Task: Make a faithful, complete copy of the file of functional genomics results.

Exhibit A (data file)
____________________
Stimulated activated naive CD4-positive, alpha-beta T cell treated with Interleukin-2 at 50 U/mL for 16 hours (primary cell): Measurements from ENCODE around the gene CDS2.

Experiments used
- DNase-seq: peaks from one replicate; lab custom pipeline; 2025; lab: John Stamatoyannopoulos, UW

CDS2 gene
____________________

Stimulated activated naive CD4-positive, alpha-beta T cell treated with Interleukin-2 at 50 U/mL for 16 hours (primary cell): Measurements from ENCODE around the gene CDS2.

Experiments used
- DNase-seq: peaks from one replicate; lab custom pipeline; 2025; lab: John Stamatoyannopoulos, UW

CDS2 gene